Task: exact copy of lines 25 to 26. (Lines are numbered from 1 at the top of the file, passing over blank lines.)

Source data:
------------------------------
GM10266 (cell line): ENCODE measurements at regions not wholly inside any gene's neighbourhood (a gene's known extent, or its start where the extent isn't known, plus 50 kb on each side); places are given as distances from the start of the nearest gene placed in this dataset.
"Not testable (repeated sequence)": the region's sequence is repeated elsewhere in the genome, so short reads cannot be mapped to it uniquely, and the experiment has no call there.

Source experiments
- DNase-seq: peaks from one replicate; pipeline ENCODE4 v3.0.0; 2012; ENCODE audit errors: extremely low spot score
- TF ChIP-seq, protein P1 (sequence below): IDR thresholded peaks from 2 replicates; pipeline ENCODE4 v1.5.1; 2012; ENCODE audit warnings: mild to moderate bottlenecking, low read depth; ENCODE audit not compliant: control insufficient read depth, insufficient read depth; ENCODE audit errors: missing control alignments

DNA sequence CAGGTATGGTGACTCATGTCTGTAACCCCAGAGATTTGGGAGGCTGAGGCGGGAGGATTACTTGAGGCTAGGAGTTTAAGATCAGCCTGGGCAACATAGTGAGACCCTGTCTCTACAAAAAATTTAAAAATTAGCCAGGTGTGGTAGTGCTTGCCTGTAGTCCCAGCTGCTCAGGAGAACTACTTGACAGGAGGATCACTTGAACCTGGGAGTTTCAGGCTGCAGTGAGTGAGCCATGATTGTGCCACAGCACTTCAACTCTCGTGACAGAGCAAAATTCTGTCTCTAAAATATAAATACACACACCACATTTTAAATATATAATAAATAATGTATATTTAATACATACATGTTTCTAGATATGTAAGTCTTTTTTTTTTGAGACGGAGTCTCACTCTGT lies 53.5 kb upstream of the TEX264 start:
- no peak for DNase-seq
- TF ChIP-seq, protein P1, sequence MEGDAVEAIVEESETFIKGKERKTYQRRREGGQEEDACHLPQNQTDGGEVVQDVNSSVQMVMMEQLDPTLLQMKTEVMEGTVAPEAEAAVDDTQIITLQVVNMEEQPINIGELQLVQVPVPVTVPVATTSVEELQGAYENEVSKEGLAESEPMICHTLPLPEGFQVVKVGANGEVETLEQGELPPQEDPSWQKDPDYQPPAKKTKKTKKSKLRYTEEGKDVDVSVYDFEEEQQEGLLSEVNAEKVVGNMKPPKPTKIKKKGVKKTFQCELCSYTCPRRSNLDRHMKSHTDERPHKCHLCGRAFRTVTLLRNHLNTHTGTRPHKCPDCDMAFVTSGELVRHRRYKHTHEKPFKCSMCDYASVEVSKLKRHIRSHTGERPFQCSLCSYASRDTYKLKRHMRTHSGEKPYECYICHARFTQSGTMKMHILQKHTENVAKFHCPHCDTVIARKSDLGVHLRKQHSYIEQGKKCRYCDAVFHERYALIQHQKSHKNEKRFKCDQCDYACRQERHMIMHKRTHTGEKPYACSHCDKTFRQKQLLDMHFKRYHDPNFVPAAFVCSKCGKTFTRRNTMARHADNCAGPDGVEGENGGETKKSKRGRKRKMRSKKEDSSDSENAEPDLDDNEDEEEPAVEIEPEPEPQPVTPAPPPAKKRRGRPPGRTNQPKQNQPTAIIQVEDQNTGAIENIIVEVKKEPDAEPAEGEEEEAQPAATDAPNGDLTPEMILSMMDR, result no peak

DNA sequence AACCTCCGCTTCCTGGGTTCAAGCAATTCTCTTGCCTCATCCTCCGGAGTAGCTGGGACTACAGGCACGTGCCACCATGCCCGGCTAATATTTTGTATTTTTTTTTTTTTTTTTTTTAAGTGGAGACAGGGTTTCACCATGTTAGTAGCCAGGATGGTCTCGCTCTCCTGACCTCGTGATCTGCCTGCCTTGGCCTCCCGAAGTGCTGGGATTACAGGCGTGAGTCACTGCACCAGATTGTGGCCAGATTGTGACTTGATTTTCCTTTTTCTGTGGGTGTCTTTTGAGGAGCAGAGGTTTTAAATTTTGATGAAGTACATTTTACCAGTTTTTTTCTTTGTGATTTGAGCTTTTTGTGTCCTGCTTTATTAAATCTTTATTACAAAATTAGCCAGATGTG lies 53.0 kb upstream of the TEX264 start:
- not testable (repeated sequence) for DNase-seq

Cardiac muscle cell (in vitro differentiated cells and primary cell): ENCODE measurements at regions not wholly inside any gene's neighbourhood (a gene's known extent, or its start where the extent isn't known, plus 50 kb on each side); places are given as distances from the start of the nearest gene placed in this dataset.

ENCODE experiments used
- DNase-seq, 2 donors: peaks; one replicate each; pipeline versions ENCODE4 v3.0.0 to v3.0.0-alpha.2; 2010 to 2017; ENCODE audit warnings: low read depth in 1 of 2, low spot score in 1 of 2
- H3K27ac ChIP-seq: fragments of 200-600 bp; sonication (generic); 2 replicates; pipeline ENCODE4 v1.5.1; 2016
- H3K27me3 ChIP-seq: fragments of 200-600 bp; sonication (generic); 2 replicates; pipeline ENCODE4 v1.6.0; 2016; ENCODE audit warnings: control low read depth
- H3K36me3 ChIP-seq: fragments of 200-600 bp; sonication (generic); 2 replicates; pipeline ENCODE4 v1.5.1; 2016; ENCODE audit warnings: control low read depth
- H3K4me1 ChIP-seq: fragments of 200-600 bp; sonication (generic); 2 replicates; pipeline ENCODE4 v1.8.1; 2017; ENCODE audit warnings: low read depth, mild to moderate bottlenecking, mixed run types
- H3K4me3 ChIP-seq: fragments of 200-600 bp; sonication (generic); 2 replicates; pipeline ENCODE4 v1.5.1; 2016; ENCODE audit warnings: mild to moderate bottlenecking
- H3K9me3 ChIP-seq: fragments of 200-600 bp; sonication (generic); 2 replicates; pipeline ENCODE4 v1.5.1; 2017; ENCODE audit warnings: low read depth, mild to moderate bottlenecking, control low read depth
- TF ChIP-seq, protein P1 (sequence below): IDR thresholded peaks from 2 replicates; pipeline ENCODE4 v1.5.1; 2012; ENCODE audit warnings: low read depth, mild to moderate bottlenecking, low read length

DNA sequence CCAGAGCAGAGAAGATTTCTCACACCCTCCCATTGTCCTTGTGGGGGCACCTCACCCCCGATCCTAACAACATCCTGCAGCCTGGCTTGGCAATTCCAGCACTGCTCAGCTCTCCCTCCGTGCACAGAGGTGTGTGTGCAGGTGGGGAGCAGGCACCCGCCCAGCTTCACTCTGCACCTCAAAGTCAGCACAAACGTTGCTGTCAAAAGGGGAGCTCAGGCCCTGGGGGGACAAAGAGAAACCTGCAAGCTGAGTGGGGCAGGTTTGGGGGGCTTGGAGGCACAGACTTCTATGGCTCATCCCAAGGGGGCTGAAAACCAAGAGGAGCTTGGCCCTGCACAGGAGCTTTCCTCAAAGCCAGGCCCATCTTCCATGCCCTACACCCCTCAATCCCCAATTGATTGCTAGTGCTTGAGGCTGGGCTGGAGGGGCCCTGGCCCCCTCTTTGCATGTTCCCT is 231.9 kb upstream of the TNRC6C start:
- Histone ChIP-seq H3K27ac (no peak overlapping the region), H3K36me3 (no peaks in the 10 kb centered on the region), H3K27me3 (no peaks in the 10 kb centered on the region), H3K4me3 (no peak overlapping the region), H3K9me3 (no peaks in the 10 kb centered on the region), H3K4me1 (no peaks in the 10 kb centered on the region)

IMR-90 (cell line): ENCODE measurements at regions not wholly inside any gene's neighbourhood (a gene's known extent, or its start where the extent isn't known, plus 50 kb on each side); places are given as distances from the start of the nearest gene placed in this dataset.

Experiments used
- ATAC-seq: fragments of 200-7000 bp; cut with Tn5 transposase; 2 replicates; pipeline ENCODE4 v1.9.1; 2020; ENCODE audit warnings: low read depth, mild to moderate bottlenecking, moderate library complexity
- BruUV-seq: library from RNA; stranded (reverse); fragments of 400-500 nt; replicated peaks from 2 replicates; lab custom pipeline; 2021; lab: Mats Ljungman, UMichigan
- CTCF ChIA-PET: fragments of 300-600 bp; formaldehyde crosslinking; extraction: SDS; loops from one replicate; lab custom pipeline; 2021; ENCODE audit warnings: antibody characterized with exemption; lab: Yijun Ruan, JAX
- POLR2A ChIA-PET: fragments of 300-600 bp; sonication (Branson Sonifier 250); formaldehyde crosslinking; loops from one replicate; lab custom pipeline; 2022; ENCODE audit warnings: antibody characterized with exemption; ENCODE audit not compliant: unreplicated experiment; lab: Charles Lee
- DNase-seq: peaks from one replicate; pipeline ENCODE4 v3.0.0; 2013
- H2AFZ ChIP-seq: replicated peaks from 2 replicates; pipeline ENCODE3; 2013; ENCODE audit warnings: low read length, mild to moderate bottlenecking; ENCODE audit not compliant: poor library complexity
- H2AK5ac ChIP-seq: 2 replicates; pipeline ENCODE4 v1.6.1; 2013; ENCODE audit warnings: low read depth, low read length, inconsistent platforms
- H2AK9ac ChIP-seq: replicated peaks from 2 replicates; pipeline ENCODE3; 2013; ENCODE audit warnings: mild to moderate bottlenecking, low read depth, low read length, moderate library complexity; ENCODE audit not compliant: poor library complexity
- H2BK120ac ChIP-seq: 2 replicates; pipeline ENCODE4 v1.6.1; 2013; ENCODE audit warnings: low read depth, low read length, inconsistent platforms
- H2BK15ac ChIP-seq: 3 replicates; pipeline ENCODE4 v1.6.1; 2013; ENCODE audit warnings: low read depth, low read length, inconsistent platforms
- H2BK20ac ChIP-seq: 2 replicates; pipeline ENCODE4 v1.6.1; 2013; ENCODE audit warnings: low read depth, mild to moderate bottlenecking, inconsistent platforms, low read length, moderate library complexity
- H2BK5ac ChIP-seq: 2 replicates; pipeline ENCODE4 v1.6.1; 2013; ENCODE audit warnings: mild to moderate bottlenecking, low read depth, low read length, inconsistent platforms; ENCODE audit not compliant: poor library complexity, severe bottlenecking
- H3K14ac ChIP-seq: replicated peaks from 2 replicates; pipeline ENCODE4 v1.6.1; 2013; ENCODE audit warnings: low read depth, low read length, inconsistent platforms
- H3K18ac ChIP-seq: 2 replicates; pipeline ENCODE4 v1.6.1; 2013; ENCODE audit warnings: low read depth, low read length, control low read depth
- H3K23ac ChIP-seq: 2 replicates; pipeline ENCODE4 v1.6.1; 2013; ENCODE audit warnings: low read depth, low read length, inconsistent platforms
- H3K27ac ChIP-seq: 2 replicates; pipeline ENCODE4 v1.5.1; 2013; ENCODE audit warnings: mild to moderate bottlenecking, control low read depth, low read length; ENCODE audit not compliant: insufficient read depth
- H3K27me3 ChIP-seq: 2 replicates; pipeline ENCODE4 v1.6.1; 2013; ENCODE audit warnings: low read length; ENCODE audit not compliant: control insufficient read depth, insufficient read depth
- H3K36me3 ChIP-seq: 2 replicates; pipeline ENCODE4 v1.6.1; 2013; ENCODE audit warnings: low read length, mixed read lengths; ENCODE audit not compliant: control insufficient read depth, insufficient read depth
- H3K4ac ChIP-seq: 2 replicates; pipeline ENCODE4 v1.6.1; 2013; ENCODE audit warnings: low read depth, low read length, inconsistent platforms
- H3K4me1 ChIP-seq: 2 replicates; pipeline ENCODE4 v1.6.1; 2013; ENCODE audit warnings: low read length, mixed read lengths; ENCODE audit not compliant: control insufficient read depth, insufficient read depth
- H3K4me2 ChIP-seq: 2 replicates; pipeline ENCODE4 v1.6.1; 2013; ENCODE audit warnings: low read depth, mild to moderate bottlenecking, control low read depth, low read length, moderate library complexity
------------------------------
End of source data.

- ATAC-seq: fragments of 200-7000 bp; cut with Tn5 transposase; 2 replicates; pipeline ENCODE4 v1.9.1; 2020; ENCODE audit warnings: low read depth, mild to moderate bottlenecking, moderate library complexity
- BruUV-seq: library from RNA; stranded (reverse); fragments of 400-500 nt; replicated peaks from 2 replicates; lab custom pipeline; 2021; lab: Mats Ljungman, UMichigan